How To Check For Free Whether Google Chrome Will Flag Up Your Site As Dangerous

By   ISBuzz Team
Writer , Information Security Buzz | Sep 11, 2016 10:00 am PST

With Google Chrome flagging up insecure sites, you can check whether a site is HTTPS (encrypted) using free services like SSL Checker from High-Tech Bridge – and then encrypting it using free services like Let’s Encrypt.

Sample results flagging poor HTTPS status 

Here are some issues we found on a site we tested earlier on High-Tech Bridge’s SSL checker with an explanation about what this means and some comments about the new initiative.


The first issue is that you can open this website by HTTP while you also have a HTTPS version. If you go to HTTP version of for example – you will be forwarded to the HTTPS version. If your website is not redirected to HTTPS, Google will mark the website as in-secure.


The second issue is that this website has some external content (e.g. iframes, images, scripts, etc) that are loaded from external HTTP resources, without HTTPS, again this may find Google marking this site down.

Ilia Kolochenko, CEO at Web Security Firm High-Tech Bridge:

ilia-kolochenko-ceo-high-tech-bridge-new2Is the Google move a good idea?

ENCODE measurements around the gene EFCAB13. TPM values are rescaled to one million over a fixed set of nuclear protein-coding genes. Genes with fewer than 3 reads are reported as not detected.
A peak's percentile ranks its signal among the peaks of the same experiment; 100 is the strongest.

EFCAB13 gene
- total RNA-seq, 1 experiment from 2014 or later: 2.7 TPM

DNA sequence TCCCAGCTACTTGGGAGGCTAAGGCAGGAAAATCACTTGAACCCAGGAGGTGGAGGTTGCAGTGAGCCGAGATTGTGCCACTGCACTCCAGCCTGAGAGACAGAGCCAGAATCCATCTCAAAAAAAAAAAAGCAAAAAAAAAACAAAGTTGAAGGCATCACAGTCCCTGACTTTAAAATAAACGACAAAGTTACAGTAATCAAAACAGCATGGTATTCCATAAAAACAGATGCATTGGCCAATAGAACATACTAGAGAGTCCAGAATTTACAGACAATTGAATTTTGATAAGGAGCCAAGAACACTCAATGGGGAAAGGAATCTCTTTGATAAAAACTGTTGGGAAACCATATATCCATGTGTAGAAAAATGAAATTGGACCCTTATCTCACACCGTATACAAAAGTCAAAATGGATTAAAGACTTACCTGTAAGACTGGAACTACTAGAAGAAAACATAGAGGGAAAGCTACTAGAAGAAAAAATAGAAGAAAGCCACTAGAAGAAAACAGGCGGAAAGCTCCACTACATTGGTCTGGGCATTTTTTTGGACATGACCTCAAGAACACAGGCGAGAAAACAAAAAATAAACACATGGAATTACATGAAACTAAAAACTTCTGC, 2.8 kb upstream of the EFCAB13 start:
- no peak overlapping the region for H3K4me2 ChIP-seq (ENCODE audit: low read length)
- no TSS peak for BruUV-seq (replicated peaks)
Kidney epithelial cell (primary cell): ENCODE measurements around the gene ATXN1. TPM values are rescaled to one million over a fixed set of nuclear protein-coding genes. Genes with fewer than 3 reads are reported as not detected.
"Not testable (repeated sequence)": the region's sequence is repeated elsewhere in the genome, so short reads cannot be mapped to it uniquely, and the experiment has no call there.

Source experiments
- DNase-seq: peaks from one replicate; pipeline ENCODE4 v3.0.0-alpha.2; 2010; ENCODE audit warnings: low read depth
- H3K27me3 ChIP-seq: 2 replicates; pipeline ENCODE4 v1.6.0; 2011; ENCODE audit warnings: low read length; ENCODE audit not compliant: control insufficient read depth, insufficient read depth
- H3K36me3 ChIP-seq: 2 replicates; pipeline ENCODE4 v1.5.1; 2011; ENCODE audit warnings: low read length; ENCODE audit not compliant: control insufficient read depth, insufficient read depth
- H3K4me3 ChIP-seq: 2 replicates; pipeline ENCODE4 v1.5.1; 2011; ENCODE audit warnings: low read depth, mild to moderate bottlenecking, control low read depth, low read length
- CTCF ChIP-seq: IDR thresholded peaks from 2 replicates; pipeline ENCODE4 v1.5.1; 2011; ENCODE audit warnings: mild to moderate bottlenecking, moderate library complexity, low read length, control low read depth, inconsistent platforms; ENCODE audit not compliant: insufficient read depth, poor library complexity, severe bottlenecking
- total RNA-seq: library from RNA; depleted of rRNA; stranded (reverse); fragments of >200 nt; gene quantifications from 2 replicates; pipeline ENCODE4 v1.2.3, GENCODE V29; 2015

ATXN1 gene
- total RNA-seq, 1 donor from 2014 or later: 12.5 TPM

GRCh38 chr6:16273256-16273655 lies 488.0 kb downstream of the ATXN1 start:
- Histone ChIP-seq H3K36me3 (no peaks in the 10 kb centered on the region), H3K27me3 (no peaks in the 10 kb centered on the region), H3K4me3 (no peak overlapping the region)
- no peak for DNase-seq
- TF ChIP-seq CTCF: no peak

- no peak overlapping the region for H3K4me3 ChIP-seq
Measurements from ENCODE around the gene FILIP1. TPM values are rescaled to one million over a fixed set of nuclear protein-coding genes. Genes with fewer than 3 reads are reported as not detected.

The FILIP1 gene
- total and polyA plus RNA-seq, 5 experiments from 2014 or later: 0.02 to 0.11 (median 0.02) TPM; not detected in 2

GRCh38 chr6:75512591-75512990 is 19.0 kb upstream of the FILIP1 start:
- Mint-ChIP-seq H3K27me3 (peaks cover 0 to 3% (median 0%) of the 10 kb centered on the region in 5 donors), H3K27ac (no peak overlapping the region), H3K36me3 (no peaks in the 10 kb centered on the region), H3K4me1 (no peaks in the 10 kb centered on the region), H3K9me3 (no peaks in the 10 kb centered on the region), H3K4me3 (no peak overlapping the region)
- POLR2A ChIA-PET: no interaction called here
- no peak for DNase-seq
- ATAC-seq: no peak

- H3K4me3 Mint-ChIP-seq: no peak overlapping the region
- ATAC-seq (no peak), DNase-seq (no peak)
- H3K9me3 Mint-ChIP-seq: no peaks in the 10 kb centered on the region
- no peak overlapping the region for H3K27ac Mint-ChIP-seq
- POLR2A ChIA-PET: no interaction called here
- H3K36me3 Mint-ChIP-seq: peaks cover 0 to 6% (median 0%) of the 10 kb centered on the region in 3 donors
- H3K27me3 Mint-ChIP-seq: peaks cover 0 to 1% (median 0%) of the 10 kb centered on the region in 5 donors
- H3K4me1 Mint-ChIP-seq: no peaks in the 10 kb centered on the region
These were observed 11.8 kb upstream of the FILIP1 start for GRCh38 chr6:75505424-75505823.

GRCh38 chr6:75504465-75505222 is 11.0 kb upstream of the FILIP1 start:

“Taking into consideration that more and more people use mobile devices to interact with the Internet, and thus rely on public or insecure wireless networks to send out sensitive data, it’s definitely a good idea”.

Mobile applications can be a problem here, as common users cannot check if data the mobile app sends out (including passwords, personal, financial and medical data) is encrypted or not. Usually people don’t even think about it, so some of them will switch to mobile apps (of the same company) instead of a website, thinking that it’s more secure.”

In terms of how easy it is to encrypt a website “with such projects as Let’s Encrypt, it takes less than an hour.”

On whether HTTPS give users a false sense of security, “often, yes. One should remember that HTTPS is only about encryption of data channel between browser and a web server, and has absolutely nothing to do with web application security. SQL injections, XSS and all other web application vulnerabilities remain perfectly exploitable.

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